ABSTRACT: Symmetric division of Gram-negative bacteria depends on the combined action of three proteins that ensure correct positioning of the cell division septum, namely, MinC, MinD, and MinE. To achieve this function, MinC and MinD form a membrane-bound complex that blocks cell division at all potential sites. Opposing this inhibition is MinE, which interacts with MinD via its N-terminal anti-MinCD domain to site-specifically counter the action of the MinCD complex. The anti-MinCD domain has been proposed to bind MinD in a helical conformation; however, little is actually known about the structure of this functionally critical region. To understand how MinE can perform its anti-MinCD function, we have therefore investigated the conformation of the full-length MinE from Neisseria gonorrhoeae by solution NMR. Although solubility considerations required the use of sample conditions that limit the observation of amide resonances to regions that are protected from solvent exchange, backbone chemical shifts from both N- and C-terminal domains could be assigned. In contrast to previous models, secondary chemical shift analysis of these solvent-protected regions shows that parts of the N-terminal anti-MinCD domain are stably folded with many functionally important residues localizing to a beta-structure. In addition, this N-terminal domain may be interacting with the C-terminal topological specificity domain, since mutations made in one domain led to NMR spectral changes in both domains. The nonfunctional MinE mutant L22D showed even larger evidence of structural perturbations in both domains, with significant destabilization of the entire MinE structure. Overall, these results suggest that there is an intimate structural association between the anti-MinCD and topological specificity domains, allowing the functional properties of the two domains to be modulated through this interaction.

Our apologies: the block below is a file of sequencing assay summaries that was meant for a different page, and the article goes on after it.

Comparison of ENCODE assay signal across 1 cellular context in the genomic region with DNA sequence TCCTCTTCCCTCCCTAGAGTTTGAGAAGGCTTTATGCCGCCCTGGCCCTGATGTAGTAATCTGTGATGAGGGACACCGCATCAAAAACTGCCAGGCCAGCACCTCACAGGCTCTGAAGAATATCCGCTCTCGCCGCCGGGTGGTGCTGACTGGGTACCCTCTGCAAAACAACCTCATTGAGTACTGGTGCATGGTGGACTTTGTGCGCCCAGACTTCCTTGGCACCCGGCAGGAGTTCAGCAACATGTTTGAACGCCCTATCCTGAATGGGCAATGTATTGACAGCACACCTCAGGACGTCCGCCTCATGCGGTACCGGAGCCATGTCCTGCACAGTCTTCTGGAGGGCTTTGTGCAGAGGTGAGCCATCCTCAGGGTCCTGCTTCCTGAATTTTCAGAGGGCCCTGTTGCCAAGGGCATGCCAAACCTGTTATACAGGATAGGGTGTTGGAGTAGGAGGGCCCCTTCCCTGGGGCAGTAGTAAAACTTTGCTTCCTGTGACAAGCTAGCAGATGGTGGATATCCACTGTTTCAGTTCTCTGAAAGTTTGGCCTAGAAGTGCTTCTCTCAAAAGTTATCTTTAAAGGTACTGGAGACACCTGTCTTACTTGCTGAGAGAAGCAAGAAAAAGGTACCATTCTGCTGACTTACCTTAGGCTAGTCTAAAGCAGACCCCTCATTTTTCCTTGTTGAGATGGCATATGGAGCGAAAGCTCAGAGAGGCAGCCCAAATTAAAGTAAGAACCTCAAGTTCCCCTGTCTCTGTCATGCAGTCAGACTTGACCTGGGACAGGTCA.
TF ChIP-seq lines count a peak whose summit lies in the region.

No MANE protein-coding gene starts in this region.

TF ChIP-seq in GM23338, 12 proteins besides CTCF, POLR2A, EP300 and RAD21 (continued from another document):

Biochemistry 05/2006; 45(14):4593-601. · 3.42 Impact Factor